Xinjiang, Where Even Buildings Tell Tragic Stories of Muslims

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Bitter Winter visited two residential communities in Shihezi city that bear traces of the CCP’s brutal suppression of ethnic Huis.

by Xiang Yi

Shihezi city in Xinjiang
Shihezi city in Xinjiang.

Hui Muslims, for whom Chinese is their mother tongue and who live in various parts of China, had been treated by the CCP for long as the “good” Muslims who have integrated into the country’s official system. But the situation is changing: With the newly adopted legislation, promising to “sinicize” all Muslims outside Xinjiang Uyghur Autonomous Region in five years, Hui Muslims also started feeling the heavy hand of CCP’s persecution. Those living in Xinjiang are not spared as well.

Shihezi, a sub-prefecture-level city, built for the development of the Xinjiang Production and Construction Corps in the early 1950s, is situated in the northern part of the region. Though mostly populated by Han Chinese, the city also bears many traces of the brutal suppression of ethnic Muslims. Even houses where people live have become the silent witnesses of the CCP’s anti-Islamic campaign.

What the fire hides

Two walls in Yiyuan Residential Community in Shihezi’s 142nd Regiment have blackened marks. Many residents know that they have been left by a fire that two children had started, but not many know the whole story. A community resident recounted it to Bitter Winter.

In August 2018, as part of the “home-stay” program – a government campaign that sends Han Chinese Party cadres, employees of state institutions and government-run organizations to live with Muslim families to indoctrinate them – two teachers from the regiment’s Xin’an Secondary School were assigned to live with a family of two Hui Muslim brothers (aged 14 and 16) who studied at their school and resided in the same community.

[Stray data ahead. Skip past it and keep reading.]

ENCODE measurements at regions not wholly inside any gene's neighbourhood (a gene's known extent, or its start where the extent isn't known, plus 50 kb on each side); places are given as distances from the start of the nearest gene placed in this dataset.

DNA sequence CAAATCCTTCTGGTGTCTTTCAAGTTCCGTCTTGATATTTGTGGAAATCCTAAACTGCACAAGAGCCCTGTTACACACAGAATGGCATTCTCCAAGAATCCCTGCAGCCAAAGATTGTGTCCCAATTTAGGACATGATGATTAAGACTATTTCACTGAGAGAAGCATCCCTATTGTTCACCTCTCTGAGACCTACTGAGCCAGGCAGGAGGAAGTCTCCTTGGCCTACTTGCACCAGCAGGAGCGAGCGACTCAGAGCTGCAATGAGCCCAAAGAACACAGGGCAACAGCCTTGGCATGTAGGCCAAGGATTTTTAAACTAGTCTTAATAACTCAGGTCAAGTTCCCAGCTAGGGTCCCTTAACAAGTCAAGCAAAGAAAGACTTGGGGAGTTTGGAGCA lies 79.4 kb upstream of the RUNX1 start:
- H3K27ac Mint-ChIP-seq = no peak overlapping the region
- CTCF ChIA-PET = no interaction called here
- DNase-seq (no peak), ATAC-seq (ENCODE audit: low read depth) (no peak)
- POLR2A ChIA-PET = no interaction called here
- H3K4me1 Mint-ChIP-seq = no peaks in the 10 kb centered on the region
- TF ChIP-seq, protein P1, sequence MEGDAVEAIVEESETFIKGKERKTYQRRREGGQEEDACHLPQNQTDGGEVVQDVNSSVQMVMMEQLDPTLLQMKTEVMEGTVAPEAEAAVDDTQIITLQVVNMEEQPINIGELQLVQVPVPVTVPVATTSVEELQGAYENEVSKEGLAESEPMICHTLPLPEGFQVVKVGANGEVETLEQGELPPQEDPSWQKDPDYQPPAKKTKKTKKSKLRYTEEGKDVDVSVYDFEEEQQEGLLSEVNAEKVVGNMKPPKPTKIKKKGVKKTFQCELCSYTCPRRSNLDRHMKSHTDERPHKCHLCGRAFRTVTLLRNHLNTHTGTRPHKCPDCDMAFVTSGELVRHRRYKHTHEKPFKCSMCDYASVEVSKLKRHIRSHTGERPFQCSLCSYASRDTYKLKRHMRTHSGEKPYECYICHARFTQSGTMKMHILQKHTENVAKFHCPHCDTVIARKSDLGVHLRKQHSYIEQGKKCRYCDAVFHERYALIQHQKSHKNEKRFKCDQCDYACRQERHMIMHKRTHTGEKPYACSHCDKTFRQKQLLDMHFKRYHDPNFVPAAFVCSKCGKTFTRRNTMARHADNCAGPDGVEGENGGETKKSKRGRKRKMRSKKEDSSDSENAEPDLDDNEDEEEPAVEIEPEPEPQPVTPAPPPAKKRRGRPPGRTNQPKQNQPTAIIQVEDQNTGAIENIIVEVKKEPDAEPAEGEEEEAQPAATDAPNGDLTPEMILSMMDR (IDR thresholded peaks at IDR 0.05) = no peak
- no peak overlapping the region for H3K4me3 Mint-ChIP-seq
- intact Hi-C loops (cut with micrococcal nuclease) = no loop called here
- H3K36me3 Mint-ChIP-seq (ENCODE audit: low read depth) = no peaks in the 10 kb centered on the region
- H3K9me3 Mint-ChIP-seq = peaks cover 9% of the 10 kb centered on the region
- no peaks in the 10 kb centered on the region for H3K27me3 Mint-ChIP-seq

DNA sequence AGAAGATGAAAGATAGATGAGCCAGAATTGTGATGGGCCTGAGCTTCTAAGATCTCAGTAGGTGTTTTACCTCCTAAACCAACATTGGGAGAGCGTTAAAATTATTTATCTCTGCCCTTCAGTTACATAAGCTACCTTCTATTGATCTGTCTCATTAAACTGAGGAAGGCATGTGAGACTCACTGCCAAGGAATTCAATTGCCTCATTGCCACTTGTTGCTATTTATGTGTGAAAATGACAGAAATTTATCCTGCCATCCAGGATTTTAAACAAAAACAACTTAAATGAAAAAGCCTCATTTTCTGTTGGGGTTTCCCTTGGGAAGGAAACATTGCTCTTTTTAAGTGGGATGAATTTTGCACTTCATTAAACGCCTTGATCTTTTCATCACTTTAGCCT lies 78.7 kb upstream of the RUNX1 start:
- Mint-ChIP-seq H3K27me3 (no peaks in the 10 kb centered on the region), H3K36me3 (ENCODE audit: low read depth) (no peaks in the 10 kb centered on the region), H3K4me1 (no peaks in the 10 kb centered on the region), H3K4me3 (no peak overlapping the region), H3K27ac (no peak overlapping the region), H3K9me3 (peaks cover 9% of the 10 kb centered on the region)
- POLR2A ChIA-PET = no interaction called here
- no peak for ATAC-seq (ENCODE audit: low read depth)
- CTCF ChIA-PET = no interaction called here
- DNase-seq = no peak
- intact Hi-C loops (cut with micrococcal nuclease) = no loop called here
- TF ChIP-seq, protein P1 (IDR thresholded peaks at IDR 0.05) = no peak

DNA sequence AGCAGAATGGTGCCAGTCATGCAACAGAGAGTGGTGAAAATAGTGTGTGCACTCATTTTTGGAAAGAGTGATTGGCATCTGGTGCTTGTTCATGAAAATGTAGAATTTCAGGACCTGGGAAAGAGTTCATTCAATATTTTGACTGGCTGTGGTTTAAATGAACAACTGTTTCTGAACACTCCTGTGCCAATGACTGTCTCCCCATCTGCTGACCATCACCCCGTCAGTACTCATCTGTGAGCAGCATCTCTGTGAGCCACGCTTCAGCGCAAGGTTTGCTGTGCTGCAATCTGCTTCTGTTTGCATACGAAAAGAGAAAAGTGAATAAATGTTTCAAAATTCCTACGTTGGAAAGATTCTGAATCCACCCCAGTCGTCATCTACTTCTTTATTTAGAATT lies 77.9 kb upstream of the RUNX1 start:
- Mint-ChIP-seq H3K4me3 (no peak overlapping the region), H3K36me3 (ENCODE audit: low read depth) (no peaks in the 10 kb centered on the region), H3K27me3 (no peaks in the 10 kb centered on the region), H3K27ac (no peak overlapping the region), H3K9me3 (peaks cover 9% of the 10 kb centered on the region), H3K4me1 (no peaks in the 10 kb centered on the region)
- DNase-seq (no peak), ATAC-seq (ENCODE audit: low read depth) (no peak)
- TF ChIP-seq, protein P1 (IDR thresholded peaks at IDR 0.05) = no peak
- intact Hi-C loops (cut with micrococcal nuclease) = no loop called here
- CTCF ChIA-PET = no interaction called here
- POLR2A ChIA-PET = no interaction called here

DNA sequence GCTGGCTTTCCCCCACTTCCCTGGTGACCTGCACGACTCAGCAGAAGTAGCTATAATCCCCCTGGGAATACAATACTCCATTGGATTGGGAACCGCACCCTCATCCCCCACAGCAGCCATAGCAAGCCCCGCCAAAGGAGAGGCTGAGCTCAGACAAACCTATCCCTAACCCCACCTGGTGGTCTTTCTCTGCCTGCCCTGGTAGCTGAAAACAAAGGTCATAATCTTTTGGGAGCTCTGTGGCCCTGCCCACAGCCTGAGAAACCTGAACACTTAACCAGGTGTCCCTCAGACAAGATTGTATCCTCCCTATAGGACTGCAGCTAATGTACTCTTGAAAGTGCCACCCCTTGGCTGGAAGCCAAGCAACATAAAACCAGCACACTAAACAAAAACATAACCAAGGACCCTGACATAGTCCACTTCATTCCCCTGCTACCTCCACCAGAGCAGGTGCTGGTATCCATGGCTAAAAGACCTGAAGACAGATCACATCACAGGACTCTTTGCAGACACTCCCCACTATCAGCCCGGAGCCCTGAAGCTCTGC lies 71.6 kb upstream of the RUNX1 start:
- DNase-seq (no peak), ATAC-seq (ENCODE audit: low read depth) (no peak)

Since the assigned officials spend every day with Muslim families, “living, eating, working, and learning together,” they are acting as on-site spies for the state, able to observe the lives of families in close proximity every single day. Above all, they are assigned to investigating their religious beliefs and attitudes toward the CCP regime. Once “problematic persons” are discovered, they are arrested and usually detained in transformation through education camps.

The two teachers noticed the boys’ parents praying at home one day and reported them to the police. Unsurprisingly, soon, the parents were sent to a camp for “re-education.” Some say, for 15 years, though it’s hard to confirm.

The two boys were left to fend for themselves. Alone, unable to control their anger, two weeks after the arrest, the boys set on fire one of the teachers’ bike, which was parked on the first floor of the residential building. Later that day, they also started a fire in the building where the other teacher lived. The police came for the boys at night and took them away in handcuffs. No one has heard anything about the family since.

“Only a few ethnic Huis in the regiment are not in the camps. They have been suppressed so badly,” the man finished his story.

Running away from terror

In a nearby community, some single-story cottages look abandoned. Their doors are left ajar, snow piling up inside. Residents explained to Bitter Winter that ethnic Huis from Ningxia Hui Autonomous Region, who relocated to Xinjiang for work, used to live there. In 2018, over 30 households left in a hurry, not even attempting to sell their houses.

“The government was very harsh on those Muslims,” recalled a resident. “They forbade women to wear veils, and every Hui was required to report to the police station each morning. On Mondays, the Huis had to attend the national flag-raising ceremony and sing the national anthem. Those who didn’t know how to sing would be punished: singled out to learn and sing the anthem on their own, fined 200 RMB (about $ 28), or forced to work one day without pay. Officials gave the Huis some articles praising the Chinese Communist Party, forcing them to read aloud.”

The CCP’s tight control measures have forced the Huis, who remain in the 142nd Regiment, to be very cautious, especially stay away from religion. “Some residents were arrested for studying the Quran on WeChat groups five years ago,” another resident told Bitter Winter. “Others were detained in camps just for having read something that the CCP has banned. They are still not allowed to return home. Police officers in Xinjiang are entitled to check people’s cellphones at random.”

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